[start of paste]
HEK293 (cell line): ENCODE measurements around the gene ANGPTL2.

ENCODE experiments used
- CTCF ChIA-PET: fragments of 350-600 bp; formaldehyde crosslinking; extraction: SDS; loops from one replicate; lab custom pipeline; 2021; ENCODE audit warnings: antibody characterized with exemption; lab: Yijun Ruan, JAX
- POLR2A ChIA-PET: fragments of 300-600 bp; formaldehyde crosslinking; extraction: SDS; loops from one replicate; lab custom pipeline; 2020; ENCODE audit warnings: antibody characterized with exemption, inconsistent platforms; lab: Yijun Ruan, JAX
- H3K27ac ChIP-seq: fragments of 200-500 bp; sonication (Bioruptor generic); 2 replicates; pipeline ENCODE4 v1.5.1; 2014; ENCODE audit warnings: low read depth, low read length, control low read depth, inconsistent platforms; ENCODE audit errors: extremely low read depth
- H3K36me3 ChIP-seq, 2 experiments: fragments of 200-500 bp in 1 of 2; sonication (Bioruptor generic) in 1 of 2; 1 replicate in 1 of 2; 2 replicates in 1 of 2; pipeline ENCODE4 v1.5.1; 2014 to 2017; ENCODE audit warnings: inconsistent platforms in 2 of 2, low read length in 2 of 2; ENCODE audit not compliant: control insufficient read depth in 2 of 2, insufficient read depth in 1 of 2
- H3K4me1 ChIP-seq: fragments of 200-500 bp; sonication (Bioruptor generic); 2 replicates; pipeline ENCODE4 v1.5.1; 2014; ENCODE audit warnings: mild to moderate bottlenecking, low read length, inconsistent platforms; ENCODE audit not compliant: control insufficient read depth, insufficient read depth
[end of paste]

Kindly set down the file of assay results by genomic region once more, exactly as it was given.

HEK293 (cell line): ENCODE measurements around the gene ANGPTL2.

ENCODE experiments used
- CTCF ChIA-PET: fragments of 350-600 bp; formaldehyde crosslinking; extraction: SDS; loops from one replicate; lab custom pipeline; 2021; ENCODE audit warnings: antibody characterized with exemption; lab: Yijun Ruan, JAX
- POLR2A ChIA-PET: fragments of 300-600 bp; formaldehyde crosslinking; extraction: SDS; loops from one replicate; lab custom pipeline; 2020; ENCODE audit warnings: antibody characterized with exemption, inconsistent platforms; lab: Yijun Ruan, JAX
- H3K27ac ChIP-seq: fragments of 200-500 bp; sonication (Bioruptor generic); 2 replicates; pipeline ENCODE4 v1.5.1; 2014; ENCODE audit warnings: low read depth, low read length, control low read depth, inconsistent platforms; ENCODE audit errors: extremely low read depth
- H3K36me3 ChIP-seq, 2 experiments: fragments of 200-500 bp in 1 of 2; sonication (Bioruptor generic) in 1 of 2; 1 replicate in 1 of 2; 2 replicates in 1 of 2; pipeline ENCODE4 v1.5.1; 2014 to 2017; ENCODE audit warnings: inconsistent platforms in 2 of 2, low read length in 2 of 2; ENCODE audit not compliant: control insufficient read depth in 2 of 2, insufficient read depth in 1 of 2
- H3K4me1 ChIP-seq: fragments of 200-500 bp; sonication (Bioruptor generic); 2 replicates; pipeline ENCODE4 v1.5.1; 2014; ENCODE audit warnings: mild to moderate bottlenecking, low read length, inconsistent platforms; ENCODE audit not compliant: control insufficient read depth, insufficient read depth